Answer: I apologize for the delay in answering your question. There are a number of pests that feed on hollyhock foliage and there are some foliar diseases such as rust that can disfigure the plant in a hurry. Typically they do appear in early summer, often when the plants are in full bloom. An occasional plant will also succomb to a root rot or other unseen problem when stressed by heat and the energy devoted to blooming.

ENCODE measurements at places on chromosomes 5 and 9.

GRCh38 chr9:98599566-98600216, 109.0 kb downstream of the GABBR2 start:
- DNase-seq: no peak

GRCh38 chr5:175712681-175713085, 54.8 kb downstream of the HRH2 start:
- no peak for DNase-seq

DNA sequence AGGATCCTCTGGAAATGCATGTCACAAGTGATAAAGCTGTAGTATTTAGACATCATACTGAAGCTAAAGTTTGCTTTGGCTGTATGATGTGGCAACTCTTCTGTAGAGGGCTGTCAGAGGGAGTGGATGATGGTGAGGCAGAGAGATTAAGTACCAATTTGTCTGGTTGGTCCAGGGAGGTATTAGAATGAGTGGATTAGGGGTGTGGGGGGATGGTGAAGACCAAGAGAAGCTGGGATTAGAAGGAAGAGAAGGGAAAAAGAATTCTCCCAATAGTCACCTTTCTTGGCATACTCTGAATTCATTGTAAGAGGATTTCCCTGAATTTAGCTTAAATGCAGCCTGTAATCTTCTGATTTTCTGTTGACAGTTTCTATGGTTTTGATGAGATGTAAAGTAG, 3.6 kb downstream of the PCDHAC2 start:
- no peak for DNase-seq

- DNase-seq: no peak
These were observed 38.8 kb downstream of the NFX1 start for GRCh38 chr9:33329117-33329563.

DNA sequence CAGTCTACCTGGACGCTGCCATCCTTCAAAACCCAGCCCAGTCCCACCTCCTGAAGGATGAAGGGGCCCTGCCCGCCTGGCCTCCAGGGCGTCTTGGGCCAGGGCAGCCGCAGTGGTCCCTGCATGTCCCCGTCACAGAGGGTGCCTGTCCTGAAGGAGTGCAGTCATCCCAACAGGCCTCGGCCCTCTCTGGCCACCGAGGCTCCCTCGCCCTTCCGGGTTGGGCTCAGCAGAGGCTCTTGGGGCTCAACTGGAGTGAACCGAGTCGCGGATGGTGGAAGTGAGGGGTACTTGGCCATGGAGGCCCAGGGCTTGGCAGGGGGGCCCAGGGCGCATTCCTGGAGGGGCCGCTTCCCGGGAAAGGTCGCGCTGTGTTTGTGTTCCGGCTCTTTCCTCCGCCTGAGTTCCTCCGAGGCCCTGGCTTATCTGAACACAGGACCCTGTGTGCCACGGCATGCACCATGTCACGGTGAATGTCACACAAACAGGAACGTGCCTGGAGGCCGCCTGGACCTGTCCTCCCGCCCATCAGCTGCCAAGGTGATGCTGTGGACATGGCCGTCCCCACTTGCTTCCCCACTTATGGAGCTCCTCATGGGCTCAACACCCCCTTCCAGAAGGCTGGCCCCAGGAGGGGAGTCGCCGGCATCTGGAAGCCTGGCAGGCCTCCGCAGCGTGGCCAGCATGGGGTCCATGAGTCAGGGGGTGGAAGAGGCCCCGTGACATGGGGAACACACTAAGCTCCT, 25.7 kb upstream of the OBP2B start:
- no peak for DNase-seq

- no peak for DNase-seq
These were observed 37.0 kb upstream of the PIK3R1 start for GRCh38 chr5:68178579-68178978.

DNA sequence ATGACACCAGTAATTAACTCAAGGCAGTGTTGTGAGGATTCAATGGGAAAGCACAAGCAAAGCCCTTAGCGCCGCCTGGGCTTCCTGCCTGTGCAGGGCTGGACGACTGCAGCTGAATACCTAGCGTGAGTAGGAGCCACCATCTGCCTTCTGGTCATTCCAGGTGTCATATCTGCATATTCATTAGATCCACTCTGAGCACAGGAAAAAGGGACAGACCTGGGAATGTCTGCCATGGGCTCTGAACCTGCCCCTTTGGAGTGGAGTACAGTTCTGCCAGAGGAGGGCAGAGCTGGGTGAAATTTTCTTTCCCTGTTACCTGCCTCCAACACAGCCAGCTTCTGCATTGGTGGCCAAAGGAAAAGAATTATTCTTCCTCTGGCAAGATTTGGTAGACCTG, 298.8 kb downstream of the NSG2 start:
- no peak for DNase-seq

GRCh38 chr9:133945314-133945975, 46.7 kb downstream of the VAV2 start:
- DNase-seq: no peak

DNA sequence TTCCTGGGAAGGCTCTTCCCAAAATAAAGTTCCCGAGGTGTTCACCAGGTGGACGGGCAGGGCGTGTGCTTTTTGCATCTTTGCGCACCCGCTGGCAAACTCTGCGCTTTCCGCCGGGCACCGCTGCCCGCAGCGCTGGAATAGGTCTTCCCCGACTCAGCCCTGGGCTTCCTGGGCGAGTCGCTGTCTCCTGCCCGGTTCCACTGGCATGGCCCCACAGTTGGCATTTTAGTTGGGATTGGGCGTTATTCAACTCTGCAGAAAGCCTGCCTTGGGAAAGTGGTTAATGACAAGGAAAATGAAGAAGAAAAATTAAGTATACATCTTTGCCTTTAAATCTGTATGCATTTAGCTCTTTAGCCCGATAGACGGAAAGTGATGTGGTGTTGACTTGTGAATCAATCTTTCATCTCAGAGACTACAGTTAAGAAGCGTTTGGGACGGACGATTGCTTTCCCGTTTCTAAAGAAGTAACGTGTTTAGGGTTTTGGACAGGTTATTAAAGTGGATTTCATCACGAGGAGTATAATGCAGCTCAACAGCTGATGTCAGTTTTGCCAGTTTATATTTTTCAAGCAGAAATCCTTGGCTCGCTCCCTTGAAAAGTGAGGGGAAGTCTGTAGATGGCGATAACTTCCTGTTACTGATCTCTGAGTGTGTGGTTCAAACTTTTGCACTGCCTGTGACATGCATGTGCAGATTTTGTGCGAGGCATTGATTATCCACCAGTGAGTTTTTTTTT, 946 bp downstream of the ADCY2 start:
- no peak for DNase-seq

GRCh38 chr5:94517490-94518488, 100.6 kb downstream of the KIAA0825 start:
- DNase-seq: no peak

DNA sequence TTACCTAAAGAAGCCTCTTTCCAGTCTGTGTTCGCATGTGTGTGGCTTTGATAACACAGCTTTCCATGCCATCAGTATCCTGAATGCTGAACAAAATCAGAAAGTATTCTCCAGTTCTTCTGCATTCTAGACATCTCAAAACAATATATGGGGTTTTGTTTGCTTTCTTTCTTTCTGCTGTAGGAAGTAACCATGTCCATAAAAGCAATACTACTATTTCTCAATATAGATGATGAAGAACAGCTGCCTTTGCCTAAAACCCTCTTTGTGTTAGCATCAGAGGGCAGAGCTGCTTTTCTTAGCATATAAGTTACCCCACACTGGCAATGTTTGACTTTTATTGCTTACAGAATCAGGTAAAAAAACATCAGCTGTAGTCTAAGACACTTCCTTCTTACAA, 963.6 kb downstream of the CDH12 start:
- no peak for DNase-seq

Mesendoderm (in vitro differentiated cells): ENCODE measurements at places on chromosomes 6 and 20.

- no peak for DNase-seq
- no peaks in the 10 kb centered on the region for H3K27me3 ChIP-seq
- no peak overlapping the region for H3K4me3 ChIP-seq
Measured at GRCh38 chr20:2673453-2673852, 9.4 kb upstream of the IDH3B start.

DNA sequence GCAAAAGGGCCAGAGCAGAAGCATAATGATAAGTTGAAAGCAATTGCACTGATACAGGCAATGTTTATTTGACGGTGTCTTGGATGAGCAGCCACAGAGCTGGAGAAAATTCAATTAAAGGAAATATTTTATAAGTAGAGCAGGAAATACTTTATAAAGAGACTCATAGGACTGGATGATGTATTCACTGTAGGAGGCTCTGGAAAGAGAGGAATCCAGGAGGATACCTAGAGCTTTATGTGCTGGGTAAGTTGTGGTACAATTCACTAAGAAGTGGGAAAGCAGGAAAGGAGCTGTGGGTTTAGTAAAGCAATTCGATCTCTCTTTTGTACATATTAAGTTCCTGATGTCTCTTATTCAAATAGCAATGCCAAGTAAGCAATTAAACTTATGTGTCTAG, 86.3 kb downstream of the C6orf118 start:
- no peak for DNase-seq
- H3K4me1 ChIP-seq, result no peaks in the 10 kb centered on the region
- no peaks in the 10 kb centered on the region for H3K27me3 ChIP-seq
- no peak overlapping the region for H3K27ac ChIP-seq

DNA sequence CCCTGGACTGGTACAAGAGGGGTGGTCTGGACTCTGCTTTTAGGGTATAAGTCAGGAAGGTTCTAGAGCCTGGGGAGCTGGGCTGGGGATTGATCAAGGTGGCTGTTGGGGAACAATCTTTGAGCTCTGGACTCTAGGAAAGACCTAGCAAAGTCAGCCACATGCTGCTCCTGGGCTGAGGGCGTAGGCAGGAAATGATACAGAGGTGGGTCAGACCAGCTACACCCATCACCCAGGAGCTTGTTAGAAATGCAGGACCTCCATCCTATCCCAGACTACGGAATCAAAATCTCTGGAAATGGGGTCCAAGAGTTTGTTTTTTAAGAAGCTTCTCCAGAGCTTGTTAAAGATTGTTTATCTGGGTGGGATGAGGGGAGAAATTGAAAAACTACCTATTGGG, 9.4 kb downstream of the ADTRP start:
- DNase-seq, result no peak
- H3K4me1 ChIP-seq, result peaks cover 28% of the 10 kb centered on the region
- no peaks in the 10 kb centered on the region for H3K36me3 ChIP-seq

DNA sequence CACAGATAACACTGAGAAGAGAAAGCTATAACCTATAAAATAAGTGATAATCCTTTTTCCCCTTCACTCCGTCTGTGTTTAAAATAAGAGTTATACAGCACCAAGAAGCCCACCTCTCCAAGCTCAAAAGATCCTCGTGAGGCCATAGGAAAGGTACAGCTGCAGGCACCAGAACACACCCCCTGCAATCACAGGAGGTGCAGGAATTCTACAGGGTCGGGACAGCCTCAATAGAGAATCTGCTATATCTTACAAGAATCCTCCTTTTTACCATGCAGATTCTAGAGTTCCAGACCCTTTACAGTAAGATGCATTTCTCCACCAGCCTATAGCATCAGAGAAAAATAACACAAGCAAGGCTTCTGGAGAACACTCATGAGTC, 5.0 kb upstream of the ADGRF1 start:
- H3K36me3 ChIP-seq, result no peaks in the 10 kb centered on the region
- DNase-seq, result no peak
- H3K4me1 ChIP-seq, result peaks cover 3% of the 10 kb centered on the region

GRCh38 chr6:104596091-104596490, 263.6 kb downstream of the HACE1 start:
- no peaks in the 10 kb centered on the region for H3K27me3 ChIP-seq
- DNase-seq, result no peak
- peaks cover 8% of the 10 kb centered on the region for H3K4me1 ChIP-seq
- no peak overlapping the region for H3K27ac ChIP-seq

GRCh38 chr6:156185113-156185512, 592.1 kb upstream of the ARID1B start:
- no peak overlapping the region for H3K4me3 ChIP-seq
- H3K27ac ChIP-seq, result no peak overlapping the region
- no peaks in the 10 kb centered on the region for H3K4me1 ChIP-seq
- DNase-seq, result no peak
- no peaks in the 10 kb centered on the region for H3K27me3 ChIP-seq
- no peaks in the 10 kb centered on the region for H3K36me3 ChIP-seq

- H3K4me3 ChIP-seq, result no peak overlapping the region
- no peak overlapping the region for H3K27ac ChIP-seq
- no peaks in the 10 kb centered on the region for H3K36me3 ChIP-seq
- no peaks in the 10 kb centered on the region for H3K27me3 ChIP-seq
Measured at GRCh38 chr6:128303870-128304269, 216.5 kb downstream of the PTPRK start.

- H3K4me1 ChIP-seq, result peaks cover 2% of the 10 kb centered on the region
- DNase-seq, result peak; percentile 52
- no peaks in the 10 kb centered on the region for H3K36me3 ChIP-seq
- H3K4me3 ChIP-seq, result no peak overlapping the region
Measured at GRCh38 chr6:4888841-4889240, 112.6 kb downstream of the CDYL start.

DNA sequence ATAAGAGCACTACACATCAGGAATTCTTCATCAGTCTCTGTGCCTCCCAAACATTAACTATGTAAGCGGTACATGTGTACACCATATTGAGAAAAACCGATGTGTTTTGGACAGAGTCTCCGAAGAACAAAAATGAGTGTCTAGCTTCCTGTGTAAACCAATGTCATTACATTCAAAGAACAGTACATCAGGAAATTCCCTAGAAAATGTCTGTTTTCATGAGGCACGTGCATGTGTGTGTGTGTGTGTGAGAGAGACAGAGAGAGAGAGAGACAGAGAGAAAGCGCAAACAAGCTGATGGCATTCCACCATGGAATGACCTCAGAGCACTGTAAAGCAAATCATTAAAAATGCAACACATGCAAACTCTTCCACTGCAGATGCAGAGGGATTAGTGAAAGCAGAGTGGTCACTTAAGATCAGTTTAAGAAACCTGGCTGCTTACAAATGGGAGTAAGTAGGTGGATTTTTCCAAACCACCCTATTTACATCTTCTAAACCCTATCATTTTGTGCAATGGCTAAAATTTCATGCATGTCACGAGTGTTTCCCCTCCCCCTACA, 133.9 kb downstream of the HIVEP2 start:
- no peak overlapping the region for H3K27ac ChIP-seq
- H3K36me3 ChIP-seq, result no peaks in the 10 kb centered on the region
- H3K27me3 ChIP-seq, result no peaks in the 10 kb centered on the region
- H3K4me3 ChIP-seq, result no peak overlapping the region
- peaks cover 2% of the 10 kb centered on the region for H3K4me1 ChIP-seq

Generally, although you can try to treat the plants with a fungicide, it is usually a losing battle. The plants are usually biennial, meaning they bloom the second year, set seed and then die anyway. For this reason too, for most gardeners it is not usually worth trying to salvage the foliage. This is why hollyhocks are often grown to the rear of a bed or "out back" where the leaves will not be seen up close. Also, it is important to clean up any debris from the plants each fall. This helps delay and can help minimize the onset of problems the following year. It can also be helpful to pick off the first leaves to show problems, to try to delay the disfiguration a little longer.
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